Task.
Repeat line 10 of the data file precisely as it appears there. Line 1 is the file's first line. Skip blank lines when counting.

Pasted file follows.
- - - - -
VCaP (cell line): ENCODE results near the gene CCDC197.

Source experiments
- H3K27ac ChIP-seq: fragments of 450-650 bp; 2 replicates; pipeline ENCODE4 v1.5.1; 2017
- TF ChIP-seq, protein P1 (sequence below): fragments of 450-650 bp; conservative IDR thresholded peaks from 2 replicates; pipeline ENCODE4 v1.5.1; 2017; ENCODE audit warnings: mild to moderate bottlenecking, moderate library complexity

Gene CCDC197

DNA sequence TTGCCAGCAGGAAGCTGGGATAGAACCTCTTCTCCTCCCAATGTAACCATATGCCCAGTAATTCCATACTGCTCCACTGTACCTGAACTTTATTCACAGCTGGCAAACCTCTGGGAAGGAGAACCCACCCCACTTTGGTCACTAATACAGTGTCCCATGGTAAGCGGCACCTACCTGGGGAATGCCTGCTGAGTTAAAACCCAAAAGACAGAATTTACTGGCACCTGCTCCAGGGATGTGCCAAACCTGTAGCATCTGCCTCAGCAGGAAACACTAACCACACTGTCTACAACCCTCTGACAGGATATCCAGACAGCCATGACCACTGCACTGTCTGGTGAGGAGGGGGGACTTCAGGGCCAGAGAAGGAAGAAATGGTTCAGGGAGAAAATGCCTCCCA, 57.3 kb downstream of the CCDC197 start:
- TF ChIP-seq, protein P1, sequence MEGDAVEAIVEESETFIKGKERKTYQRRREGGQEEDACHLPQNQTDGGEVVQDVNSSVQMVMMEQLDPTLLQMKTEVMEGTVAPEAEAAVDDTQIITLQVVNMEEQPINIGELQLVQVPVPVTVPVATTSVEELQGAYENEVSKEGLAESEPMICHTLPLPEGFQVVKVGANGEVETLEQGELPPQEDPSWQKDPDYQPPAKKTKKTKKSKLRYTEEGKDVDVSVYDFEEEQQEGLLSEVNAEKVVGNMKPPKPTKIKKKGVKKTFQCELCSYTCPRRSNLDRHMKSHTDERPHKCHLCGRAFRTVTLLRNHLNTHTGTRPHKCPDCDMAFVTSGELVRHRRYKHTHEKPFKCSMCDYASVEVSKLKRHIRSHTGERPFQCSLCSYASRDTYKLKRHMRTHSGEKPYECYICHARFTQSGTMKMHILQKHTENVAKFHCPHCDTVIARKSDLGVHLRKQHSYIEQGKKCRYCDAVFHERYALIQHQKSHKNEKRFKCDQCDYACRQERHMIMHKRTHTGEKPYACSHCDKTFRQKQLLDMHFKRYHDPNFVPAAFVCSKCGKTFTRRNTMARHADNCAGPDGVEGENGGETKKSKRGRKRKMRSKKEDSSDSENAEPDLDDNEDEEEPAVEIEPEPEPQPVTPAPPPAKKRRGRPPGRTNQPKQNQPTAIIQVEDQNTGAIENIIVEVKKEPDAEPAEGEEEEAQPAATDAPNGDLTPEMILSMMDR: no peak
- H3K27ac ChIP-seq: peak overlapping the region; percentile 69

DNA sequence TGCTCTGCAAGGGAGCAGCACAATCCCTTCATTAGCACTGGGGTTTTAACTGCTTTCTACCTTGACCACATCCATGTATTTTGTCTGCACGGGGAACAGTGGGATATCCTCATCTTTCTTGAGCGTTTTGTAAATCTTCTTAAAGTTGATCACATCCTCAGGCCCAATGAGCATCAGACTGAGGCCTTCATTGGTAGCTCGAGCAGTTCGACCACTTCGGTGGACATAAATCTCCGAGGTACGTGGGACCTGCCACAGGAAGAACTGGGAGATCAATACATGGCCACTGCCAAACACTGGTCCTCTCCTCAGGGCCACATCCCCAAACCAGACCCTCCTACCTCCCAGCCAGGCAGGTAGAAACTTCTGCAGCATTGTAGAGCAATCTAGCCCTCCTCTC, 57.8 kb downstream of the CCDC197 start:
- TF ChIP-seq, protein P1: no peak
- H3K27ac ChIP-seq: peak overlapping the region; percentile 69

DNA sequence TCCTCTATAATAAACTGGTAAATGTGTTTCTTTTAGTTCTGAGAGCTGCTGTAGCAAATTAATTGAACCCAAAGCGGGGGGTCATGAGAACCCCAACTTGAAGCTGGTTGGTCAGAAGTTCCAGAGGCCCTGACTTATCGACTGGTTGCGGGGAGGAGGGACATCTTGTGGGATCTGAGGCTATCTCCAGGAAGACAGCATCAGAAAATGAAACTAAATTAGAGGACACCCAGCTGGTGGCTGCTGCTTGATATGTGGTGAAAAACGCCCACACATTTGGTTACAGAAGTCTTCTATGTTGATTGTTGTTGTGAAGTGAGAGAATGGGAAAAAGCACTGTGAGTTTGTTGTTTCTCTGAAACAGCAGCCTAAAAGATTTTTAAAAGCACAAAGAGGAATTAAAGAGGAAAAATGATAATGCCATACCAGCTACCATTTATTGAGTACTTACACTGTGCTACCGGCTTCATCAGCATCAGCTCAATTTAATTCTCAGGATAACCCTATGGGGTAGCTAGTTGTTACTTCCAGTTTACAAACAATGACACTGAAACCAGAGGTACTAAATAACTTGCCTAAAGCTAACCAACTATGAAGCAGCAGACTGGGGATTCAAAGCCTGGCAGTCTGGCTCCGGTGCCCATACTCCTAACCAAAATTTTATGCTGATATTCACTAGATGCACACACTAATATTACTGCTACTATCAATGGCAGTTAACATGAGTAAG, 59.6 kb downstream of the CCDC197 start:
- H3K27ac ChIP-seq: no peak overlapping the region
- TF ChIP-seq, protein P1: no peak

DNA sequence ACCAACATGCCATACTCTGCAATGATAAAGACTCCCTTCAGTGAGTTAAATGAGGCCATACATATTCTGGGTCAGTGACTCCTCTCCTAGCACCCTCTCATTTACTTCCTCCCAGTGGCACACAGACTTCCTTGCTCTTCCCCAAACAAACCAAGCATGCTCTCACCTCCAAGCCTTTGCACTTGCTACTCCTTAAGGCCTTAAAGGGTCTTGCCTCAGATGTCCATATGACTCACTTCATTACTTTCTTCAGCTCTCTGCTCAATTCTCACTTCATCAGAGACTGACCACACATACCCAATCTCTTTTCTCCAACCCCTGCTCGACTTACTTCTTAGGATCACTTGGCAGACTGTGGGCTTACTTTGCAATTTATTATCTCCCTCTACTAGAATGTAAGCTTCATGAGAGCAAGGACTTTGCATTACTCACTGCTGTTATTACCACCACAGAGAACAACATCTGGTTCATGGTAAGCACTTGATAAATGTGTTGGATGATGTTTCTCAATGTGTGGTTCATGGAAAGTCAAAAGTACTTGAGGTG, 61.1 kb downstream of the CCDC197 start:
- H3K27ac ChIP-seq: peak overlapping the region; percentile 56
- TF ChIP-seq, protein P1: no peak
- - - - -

- TF ChIP-seq, protein P1: no peak